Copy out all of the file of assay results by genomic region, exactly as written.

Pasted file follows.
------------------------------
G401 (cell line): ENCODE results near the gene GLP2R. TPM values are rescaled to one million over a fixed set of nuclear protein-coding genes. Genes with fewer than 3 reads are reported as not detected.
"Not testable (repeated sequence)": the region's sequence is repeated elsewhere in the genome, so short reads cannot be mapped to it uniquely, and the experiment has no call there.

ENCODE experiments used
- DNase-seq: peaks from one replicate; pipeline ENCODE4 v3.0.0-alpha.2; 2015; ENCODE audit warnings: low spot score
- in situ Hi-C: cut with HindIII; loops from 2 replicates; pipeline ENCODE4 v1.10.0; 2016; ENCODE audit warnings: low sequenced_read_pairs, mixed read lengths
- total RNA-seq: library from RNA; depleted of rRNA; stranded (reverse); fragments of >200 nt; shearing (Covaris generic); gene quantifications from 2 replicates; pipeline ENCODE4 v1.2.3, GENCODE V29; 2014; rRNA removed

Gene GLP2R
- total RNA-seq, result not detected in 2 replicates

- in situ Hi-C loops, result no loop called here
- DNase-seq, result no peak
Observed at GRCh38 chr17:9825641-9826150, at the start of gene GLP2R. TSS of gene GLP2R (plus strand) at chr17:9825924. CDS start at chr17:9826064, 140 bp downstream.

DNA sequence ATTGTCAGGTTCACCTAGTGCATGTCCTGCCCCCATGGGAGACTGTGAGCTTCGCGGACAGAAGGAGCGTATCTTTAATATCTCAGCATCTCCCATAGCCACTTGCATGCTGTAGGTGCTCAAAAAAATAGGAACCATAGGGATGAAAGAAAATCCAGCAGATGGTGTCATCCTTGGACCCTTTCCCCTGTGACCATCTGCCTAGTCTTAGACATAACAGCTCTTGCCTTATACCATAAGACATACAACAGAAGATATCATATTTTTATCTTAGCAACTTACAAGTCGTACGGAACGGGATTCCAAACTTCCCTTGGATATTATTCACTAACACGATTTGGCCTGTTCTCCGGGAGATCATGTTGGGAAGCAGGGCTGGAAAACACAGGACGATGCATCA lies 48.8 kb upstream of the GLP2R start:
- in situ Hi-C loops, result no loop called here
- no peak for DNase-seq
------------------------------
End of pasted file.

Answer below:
G401 (cell line): ENCODE results near the gene GLP2R. TPM values are rescaled to one million over a fixed set of nuclear protein-coding genes. Genes with fewer than 3 reads are reported as not detected.
"Not testable (repeated sequence)": the region's sequence is repeated elsewhere in the genome, so short reads cannot be mapped to it uniquely, and the experiment has no call there.

ENCODE experiments used
- DNase-seq: peaks from one replicate; pipeline ENCODE4 v3.0.0-alpha.2; 2015; ENCODE audit warnings: low spot score
- in situ Hi-C: cut with HindIII; loops from 2 replicates; pipeline ENCODE4 v1.10.0; 2016; ENCODE audit warnings: low sequenced_read_pairs, mixed read lengths
- total RNA-seq: library from RNA; depleted of rRNA; stranded (reverse); fragments of >200 nt; shearing (Covaris generic); gene quantifications from 2 replicates; pipeline ENCODE4 v1.2.3, GENCODE V29; 2014; rRNA removed

Gene GLP2R
- total RNA-seq, result not detected in 2 replicates

- in situ Hi-C loops, result no loop called here
- DNase-seq, result no peak
Observed at GRCh38 chr17:9825641-9826150, at the start of gene GLP2R. TSS of gene GLP2R (plus strand) at chr17:9825924. CDS start at chr17:9826064, 140 bp downstream.

DNA sequence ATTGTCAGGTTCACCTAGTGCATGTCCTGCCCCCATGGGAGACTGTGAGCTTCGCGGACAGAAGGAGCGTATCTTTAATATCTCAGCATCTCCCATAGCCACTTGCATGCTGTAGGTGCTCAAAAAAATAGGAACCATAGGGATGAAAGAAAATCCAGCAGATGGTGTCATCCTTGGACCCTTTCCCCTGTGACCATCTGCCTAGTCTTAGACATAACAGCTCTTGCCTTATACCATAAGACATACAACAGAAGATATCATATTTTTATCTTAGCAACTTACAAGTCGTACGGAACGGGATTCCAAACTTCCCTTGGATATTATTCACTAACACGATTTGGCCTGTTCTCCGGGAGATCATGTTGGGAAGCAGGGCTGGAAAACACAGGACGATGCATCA lies 48.8 kb upstream of the GLP2R start:
- in situ Hi-C loops, result no loop called here
- no peak for DNase-seq